Arsenal’s playing staff have rejected proposals to cut their wages by 12.5 percent for 12 months as the club looks to cope with new financial difficulties caused by the coronavirus pandemic.
Europe’s major leagues suspended play on or before March 13 in response to the threat of COVID-19, leading some clubs to worry about revenue the longer the crisis continues.
Sam Wallace and Mike McGrath of the Telegraph reported the squad failed to agree terms put to them on Monday and “did not get close” to the three-quarter majority needed from players to settle a deal.
The Mirror’s John Cross recently referred to reports regarding salary deductions and questioned whether the financial issues nodded to part of a larger problem at the Emirates Stadium:
It’s understood any deductions would be recovered in full if the club qualified for the UEFA Champions League, while the 12-month cut would drop to 7.5 percent if they secured a UEFA Europa League spot.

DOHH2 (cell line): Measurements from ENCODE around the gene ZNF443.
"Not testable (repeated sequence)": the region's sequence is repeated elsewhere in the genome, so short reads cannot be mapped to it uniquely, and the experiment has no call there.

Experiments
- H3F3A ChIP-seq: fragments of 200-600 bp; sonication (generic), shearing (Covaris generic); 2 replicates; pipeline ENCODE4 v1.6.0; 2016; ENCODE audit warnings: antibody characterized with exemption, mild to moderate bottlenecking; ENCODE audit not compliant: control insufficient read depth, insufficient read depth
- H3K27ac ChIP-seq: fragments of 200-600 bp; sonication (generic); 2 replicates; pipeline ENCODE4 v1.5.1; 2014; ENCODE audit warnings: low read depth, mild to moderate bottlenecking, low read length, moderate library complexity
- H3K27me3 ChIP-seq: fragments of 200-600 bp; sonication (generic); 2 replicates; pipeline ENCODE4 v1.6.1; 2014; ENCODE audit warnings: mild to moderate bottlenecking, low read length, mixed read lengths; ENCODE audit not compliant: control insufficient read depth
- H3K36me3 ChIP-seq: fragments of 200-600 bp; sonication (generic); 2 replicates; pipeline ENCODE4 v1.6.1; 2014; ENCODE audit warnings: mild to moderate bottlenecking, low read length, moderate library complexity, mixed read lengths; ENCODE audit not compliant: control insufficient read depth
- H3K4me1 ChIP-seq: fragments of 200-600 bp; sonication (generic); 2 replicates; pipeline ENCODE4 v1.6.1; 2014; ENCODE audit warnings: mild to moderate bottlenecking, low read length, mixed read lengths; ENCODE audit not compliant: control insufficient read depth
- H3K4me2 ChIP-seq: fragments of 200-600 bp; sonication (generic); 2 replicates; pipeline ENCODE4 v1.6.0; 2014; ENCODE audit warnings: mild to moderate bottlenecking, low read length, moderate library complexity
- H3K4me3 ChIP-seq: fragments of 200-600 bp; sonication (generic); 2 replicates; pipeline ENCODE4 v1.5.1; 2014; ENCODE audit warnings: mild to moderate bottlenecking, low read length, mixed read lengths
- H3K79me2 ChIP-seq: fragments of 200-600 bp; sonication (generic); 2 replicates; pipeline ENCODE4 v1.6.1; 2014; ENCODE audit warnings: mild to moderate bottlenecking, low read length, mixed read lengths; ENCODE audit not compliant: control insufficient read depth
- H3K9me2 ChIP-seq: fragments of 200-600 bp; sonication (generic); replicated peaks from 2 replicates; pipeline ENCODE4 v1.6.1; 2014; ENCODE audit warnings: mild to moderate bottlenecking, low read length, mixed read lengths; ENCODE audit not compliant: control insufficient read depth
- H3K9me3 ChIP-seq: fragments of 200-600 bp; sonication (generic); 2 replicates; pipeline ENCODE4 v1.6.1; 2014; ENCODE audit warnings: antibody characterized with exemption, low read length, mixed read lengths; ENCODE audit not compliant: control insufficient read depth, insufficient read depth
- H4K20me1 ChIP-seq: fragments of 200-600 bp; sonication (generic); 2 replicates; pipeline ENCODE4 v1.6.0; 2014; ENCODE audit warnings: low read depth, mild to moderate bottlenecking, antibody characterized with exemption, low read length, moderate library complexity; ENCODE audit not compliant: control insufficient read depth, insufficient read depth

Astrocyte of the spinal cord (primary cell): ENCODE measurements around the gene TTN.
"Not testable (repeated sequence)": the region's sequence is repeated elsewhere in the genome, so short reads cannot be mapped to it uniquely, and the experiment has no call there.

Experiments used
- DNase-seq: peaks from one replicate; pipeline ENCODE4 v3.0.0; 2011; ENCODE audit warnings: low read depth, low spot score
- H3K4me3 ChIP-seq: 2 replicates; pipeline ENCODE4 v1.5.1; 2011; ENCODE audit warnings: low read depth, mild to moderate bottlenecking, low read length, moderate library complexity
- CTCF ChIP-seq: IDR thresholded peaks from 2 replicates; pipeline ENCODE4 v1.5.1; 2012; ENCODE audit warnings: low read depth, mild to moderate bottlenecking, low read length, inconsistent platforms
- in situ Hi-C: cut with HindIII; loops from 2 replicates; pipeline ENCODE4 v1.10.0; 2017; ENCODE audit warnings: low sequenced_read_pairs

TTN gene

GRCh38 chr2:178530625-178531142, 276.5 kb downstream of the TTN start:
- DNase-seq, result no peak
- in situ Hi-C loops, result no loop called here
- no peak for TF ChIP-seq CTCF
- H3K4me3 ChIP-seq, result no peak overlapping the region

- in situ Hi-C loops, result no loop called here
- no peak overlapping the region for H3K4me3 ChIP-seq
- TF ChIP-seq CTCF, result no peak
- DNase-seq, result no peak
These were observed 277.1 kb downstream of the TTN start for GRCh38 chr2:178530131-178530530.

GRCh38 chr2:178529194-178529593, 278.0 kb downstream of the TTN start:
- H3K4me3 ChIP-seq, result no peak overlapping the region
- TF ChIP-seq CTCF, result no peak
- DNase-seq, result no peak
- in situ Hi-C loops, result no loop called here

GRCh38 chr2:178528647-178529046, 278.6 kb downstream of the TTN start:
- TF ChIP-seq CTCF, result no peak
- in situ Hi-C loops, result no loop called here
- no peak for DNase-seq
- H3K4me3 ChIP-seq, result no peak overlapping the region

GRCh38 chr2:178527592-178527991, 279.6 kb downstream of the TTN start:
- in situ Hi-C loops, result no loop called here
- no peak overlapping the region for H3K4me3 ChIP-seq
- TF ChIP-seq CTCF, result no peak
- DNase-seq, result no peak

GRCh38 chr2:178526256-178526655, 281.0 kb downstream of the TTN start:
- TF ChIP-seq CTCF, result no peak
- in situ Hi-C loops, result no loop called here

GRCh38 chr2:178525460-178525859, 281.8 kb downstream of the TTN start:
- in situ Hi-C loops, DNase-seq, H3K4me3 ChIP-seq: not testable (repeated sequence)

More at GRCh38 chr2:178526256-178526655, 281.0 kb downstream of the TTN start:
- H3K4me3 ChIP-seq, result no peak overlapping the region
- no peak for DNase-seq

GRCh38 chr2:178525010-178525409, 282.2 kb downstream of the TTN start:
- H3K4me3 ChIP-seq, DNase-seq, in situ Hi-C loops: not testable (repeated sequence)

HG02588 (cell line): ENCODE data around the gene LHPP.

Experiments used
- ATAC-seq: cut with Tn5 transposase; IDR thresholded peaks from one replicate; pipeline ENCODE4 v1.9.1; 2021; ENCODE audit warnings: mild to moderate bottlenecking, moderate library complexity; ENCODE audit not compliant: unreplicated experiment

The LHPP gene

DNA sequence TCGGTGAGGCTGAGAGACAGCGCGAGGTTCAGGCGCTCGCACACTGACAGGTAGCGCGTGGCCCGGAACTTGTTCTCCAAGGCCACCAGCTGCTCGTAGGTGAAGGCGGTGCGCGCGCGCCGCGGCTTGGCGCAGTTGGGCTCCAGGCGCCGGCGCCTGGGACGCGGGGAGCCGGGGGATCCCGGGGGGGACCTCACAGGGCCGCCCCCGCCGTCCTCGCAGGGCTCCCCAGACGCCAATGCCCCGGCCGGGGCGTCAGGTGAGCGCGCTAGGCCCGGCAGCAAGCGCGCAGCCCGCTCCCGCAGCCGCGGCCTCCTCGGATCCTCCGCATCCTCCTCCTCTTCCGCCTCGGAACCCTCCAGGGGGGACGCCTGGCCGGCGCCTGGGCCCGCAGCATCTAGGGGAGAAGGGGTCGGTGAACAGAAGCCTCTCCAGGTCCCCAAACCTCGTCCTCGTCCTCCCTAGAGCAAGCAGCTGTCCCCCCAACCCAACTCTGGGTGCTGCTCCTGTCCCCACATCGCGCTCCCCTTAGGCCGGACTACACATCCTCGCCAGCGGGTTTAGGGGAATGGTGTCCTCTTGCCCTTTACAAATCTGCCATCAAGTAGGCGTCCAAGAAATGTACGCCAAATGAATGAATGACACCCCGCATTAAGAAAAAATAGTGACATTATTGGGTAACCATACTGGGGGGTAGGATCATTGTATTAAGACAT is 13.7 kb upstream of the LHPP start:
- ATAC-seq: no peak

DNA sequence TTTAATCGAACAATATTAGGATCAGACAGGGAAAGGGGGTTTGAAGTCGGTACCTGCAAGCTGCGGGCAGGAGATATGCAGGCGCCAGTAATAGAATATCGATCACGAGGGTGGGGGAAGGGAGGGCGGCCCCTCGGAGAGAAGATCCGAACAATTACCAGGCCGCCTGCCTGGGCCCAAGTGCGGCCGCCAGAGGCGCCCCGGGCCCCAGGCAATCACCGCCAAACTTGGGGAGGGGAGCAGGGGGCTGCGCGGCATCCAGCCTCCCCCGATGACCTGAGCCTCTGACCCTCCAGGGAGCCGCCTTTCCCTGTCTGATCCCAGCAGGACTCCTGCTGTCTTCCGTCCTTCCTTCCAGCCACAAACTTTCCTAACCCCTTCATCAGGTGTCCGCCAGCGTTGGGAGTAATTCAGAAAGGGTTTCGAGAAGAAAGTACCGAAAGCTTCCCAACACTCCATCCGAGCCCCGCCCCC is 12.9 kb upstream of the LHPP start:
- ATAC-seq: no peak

The Gunners sat ninth in the Premier League and five points off the top five when play was suspended. Mikel Arteta’s side are eight points off Chelsea in fourth, but fifth place could be enough for Champions League football if Manchester City are banned from Europe next season.
Arsenal’s offer is also said to have included clauses that any players who signed new contracts in future would be rebated the deducted amount. That would also be the case for players whose wages were reduced before they were sold by the club.
A squad salary reduction of 12.5 percent over 12 months equates to £25 million, but some have asked whether it’s necessary for a club whose owner, Stan Kroenke, is worth $10 billion, per Forbes.
Goal’s Charles Watts suggested earlier in April that club owners and large companies operating in England could do more to ease the strain during the pandemic:
The Professional Footballers’ Association (PFA) previously critiqued the government’s suggestion that Premier League players should cut their wages by 30 percent.
Premier League players have since announced the #PlayersTogether initiative, a fund that allows them to donate directly to NHS charities with clarity regarding where their money is going, per the Liverpool Echo’s Kristan Heneage.